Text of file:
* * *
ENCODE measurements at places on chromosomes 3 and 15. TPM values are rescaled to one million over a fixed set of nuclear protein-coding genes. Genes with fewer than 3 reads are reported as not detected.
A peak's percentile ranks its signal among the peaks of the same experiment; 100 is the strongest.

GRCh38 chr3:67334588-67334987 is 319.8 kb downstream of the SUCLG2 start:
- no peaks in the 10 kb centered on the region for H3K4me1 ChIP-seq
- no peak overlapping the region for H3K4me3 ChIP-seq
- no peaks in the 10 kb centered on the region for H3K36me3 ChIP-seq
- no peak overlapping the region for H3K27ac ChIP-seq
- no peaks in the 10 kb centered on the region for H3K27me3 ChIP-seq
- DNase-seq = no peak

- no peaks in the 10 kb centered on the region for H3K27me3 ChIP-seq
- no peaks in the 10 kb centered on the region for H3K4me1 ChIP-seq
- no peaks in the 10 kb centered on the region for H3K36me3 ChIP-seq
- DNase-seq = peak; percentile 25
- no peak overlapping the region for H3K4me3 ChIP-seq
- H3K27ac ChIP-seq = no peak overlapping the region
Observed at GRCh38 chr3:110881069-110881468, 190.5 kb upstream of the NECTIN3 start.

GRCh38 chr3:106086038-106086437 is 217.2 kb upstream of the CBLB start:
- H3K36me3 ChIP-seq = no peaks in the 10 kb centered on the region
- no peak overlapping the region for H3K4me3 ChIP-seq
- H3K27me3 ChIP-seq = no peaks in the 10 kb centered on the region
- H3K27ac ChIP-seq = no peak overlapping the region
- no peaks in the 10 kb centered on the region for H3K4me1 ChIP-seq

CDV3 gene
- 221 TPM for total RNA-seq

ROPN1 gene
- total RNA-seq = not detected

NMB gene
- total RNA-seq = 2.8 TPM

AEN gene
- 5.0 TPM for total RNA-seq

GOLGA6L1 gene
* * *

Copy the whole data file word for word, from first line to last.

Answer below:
ENCODE measurements at places on chromosomes 3 and 15. TPM values are rescaled to one million over a fixed set of nuclear protein-coding genes. Genes with fewer than 3 reads are reported as not detected.
A peak's percentile ranks its signal among the peaks of the same experiment; 100 is the strongest.

GRCh38 chr3:67334588-67334987 is 319.8 kb downstream of the SUCLG2 start:
- no peaks in the 10 kb centered on the region for H3K4me1 ChIP-seq
- no peak overlapping the region for H3K4me3 ChIP-seq
- no peaks in the 10 kb centered on the region for H3K36me3 ChIP-seq
- no peak overlapping the region for H3K27ac ChIP-seq
- no peaks in the 10 kb centered on the region for H3K27me3 ChIP-seq
- DNase-seq = no peak

- no peaks in the 10 kb centered on the region for H3K27me3 ChIP-seq
- no peaks in the 10 kb centered on the region for H3K4me1 ChIP-seq
- no peaks in the 10 kb centered on the region for H3K36me3 ChIP-seq
- DNase-seq = peak; percentile 25
- no peak overlapping the region for H3K4me3 ChIP-seq
- H3K27ac ChIP-seq = no peak overlapping the region
Observed at GRCh38 chr3:110881069-110881468, 190.5 kb upstream of the NECTIN3 start.

GRCh38 chr3:106086038-106086437 is 217.2 kb upstream of the CBLB start:
- H3K36me3 ChIP-seq = no peaks in the 10 kb centered on the region
- no peak overlapping the region for H3K4me3 ChIP-seq
- H3K27me3 ChIP-seq = no peaks in the 10 kb centered on the region
- H3K27ac ChIP-seq = no peak overlapping the region
- no peaks in the 10 kb centered on the region for H3K4me1 ChIP-seq

CDV3 gene
- 221 TPM for total RNA-seq

ROPN1 gene
- total RNA-seq = not detected

NMB gene
- total RNA-seq = 2.8 TPM

AEN gene
- 5.0 TPM for total RNA-seq

GOLGA6L1 gene